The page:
Wos: Medicaid reform to be tailored for NC

Posted November 7, 2013

— Secretary of Health and Human Services Aldona Wos said Thursday that she expects to have a Medicaid reform plan outlined by March that meets North Carolina's specific needs.

In an exclusive interview with WRAL News, Wos also placed some of the blame for the troubled launches of two computer systems at the feet of counties and the media, and she defended hiring and compensation decisions that have been widely criticized in recent months.

Cost overruns in the state's $13 billion Medicaid program have caused budgeting problems for lawmakers for years. The legislature was forced to come up with about $500 million to bail out the program during the fiscal year that began July 1.

Wos and Gov. Pat McCrory have been looking in recent months at moving to a managed care model that would pay a group of providers a flat fee for each of the 1.6 million North Carolinians served by the health care program and would shift any profit or loss in providing that care off the state budget and onto the companies' books.

"We have to figure out how to make it sustainable, figure out how to balance the budget and figure out how to make it all work," Wos said. "These are not easy issues."

The final system will be tailored to North Carolina, she said, noting that the state's needs are too unique to try to use another state's Medicaid system as a template. Even within North Carolina, needs vary from east to west, she said.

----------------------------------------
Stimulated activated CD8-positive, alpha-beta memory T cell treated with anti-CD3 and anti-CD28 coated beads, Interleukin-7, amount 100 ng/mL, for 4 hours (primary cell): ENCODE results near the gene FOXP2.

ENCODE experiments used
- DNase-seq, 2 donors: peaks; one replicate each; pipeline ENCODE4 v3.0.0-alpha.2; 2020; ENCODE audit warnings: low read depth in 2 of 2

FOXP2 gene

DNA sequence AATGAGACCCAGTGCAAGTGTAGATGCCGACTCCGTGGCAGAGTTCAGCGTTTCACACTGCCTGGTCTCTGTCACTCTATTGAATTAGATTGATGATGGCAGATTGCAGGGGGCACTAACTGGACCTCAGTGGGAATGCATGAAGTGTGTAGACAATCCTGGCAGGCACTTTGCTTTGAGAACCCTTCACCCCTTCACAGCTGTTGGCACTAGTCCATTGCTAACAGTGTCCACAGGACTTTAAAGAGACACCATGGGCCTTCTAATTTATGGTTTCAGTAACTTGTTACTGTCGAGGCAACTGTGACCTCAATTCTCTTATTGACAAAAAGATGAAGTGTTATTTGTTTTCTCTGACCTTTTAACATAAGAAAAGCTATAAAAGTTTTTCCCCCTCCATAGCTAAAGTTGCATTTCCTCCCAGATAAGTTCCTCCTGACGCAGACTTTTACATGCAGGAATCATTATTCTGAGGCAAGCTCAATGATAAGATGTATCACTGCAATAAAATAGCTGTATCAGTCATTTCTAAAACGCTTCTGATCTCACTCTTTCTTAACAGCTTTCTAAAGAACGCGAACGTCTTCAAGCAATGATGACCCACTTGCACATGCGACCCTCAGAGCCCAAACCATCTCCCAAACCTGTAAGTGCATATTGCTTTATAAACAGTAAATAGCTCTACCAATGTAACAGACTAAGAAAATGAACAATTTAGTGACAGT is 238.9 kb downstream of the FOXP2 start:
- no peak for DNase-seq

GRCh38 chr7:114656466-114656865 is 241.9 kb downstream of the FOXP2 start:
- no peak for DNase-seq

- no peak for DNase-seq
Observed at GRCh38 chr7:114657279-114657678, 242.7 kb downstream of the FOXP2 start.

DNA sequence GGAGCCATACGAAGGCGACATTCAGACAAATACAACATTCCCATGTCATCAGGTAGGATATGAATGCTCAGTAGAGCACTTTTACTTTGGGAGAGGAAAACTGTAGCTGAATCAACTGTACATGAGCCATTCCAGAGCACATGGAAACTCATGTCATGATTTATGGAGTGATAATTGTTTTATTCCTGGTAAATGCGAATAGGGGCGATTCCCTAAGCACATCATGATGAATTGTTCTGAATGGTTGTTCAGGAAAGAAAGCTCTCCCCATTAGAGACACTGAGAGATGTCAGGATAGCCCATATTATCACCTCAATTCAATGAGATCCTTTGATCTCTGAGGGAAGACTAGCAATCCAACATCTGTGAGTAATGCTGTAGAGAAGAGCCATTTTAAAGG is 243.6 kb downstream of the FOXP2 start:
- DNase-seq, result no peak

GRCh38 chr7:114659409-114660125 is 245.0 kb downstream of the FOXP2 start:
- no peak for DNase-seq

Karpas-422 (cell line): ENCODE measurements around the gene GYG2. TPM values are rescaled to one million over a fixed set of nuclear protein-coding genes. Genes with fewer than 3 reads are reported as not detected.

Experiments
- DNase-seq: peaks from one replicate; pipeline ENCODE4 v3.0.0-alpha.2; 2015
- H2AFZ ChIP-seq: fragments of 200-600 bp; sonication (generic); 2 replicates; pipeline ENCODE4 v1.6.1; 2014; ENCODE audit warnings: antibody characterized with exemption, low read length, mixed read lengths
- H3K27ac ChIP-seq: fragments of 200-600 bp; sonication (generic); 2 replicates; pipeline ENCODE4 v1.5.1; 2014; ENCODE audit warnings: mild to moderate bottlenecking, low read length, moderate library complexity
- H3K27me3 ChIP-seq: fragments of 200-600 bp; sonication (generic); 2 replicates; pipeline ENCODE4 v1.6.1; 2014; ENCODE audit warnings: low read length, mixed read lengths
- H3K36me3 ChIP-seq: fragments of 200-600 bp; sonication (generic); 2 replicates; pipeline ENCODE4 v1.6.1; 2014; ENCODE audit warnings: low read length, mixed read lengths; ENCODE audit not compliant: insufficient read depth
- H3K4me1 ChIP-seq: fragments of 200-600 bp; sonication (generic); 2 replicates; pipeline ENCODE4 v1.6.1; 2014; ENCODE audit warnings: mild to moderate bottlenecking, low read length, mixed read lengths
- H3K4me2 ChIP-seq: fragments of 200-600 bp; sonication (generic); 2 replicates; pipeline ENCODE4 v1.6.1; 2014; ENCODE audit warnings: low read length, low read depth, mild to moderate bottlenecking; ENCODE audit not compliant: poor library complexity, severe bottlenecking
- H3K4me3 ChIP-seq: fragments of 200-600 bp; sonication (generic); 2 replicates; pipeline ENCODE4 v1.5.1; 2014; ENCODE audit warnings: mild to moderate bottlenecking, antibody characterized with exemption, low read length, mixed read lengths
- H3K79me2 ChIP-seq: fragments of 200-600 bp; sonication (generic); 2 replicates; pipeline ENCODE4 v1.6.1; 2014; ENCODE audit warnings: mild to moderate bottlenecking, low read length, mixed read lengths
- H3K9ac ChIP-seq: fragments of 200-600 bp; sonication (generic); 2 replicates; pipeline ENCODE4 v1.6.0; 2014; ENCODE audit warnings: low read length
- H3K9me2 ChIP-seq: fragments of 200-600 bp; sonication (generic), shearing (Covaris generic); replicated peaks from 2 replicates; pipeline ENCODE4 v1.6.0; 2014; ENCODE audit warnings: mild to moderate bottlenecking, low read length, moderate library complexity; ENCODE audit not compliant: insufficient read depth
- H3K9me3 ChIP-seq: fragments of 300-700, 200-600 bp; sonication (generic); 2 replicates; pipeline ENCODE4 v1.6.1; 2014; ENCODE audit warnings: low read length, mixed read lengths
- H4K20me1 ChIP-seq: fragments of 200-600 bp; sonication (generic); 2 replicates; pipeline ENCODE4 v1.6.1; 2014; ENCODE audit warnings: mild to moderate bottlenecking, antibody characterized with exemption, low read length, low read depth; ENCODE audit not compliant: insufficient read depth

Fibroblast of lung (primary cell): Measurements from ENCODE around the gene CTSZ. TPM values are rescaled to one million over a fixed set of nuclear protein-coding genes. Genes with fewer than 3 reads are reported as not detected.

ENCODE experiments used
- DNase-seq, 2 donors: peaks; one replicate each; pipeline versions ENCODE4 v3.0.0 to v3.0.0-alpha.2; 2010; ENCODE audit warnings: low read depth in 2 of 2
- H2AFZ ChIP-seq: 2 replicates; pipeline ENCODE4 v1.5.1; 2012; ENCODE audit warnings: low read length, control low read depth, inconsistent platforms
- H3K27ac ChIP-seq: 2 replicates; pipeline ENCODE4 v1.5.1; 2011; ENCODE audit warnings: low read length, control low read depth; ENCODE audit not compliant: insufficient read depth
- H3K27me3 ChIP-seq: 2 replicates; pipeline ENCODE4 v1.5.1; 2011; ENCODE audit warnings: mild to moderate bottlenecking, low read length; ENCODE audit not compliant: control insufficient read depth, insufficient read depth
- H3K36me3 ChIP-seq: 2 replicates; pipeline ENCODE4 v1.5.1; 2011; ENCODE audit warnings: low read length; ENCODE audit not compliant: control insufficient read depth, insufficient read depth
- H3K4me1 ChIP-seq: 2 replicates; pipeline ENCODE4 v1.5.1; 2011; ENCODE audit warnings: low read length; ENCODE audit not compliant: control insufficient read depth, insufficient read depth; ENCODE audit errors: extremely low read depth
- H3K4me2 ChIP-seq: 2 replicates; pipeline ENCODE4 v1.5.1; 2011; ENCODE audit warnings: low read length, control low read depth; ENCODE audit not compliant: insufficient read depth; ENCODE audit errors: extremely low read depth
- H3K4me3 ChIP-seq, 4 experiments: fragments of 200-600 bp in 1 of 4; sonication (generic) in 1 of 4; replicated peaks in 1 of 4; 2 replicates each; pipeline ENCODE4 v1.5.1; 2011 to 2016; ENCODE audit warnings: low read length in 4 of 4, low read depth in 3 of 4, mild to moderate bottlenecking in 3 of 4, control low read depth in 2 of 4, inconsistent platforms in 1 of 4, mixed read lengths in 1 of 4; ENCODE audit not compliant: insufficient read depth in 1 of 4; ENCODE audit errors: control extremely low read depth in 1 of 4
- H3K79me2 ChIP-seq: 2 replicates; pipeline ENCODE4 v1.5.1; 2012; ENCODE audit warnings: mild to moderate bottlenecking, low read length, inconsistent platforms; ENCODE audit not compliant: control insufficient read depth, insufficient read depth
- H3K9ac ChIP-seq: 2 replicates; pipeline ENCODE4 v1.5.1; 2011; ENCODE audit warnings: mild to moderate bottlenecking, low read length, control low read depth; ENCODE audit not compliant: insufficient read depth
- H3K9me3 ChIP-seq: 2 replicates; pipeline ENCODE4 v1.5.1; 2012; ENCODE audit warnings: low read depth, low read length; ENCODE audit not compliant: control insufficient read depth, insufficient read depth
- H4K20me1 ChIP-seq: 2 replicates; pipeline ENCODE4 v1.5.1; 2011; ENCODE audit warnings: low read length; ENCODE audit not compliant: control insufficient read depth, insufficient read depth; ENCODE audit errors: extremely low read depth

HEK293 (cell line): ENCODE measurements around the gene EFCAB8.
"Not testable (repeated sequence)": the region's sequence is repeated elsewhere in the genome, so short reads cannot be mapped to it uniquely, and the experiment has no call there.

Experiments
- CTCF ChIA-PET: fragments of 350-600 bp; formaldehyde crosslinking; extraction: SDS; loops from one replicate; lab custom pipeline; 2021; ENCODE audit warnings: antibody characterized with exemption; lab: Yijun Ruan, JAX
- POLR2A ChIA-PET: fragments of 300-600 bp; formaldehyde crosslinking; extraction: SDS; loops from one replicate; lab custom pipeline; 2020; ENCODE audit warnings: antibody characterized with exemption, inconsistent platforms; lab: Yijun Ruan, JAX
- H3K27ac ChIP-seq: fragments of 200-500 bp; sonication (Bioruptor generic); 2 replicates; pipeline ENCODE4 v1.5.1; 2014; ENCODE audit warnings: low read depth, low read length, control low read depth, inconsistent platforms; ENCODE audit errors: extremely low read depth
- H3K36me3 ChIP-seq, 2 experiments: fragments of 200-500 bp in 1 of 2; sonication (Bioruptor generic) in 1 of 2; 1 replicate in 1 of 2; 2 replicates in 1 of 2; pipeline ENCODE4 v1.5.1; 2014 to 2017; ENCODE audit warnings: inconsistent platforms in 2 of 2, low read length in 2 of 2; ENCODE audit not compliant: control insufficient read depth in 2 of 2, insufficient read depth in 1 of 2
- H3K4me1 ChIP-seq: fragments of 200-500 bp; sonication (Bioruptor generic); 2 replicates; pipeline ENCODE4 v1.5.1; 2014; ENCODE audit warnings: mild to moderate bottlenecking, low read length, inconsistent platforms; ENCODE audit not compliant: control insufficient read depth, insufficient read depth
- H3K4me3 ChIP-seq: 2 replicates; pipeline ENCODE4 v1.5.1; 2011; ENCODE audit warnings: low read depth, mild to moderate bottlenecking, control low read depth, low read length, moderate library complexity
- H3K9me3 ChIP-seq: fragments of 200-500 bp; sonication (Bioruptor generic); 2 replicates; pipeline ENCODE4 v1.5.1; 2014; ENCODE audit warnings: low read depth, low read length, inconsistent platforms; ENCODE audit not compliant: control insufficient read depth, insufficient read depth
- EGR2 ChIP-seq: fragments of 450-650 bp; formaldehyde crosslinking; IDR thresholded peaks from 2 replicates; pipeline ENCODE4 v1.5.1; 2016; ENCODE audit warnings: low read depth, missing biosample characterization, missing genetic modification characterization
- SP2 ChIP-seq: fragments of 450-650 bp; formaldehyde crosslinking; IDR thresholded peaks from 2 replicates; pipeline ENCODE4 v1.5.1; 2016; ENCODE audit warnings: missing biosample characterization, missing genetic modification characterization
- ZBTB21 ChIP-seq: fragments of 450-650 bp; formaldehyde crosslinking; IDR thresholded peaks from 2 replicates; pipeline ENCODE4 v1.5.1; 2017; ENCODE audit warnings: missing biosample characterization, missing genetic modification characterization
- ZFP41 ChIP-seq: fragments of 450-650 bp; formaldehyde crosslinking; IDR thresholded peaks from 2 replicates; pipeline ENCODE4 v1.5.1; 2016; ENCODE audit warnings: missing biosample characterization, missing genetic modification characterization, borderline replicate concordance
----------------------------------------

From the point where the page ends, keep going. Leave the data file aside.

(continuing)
"We're creating a database solution that will be specific to North Carolina," she said.

DHHS Secretary Aldona Wos and WRAL anchor David Crabtree Web only: Interview with DHHS Secretary Wos

Still, DHHS officials are looking at what other states are doing to respond to certain situations to determine if programs elsewhere could be applied to North Carolina, Wos said.

"What's on the ground that's working already?" she said.

Two computer systems DHHS rolled out this summer both involve the Medicaid system. NCTracks handles claims and payments for health care providers, while NC FAST last month started handling people's enrollment in the program under the Affordable Care Act. NC FAST also enrolls people in other social service programs, such as food stamps.

Providers have complained about delays in getting paid for services to Medicaid patients and about difficulties in getting questions answered. Some needy families also said they had to go months without food stamps because of glitches with NC FAST.

Wos said she has no regrets about launching either system, both of which have been in development for years.

"It is a learning process," she said. "We're making herculean efforts daily – daily – to get to where we need to be."

The problems wouldn't have been as great, she said, if all counties had devoted extra personnel to handle the shift from paper-based systems to electronic ones. Also, she said, media coverage of the issue then produced a flood of calls from concerned people, which diverted staff from their normal duties.

"There are multiple things that appear that one cannot predict," she said.

DHHS is North Carolina's largest state agency, with more than 18,000 employees. Almost one-tenth of the workforce has turned over since Wos took charge in January.